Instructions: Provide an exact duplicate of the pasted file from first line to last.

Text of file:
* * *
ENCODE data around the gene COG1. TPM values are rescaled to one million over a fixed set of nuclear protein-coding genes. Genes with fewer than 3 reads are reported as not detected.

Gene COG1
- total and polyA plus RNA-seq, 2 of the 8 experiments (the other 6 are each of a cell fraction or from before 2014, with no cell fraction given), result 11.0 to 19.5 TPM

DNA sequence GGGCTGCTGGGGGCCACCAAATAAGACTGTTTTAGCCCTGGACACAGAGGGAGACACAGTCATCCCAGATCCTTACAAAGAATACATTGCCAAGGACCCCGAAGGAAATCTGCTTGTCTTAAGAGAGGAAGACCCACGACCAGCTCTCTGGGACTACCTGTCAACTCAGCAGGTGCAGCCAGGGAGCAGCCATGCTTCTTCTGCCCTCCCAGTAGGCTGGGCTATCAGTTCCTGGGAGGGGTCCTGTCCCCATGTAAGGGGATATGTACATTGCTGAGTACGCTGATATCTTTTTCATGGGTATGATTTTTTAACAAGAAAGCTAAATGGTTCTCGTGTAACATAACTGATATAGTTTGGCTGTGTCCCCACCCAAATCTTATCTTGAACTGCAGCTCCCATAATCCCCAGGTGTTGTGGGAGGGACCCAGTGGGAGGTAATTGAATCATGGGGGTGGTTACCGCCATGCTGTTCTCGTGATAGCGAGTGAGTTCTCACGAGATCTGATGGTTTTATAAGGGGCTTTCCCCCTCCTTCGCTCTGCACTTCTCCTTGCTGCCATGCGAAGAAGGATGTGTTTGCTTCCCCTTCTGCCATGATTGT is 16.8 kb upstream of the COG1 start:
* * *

ENCODE data around the gene COG1. TPM values are rescaled to one million over a fixed set of nuclear protein-coding genes. Genes with fewer than 3 reads are reported as not detected.

Gene COG1
- total and polyA plus RNA-seq, 2 of the 8 experiments (the other 6 are each of a cell fraction or from before 2014, with no cell fraction given), result 11.0 to 19.5 TPM

DNA sequence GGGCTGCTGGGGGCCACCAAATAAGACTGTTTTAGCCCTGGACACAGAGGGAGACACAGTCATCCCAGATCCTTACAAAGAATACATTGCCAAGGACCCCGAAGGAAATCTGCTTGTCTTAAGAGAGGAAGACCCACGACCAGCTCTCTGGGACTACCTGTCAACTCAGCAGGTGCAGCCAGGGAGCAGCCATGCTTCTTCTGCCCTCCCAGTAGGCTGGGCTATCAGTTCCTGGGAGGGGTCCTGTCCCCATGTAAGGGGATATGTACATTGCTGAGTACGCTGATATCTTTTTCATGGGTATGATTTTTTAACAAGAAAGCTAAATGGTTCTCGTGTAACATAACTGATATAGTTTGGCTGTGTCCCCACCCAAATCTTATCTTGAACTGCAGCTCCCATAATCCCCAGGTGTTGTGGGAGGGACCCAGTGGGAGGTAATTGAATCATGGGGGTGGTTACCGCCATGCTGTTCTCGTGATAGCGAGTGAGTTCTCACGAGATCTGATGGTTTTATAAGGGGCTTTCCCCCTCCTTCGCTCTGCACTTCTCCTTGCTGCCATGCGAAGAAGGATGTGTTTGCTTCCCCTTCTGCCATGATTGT is 16.8 kb upstream of the COG1 start: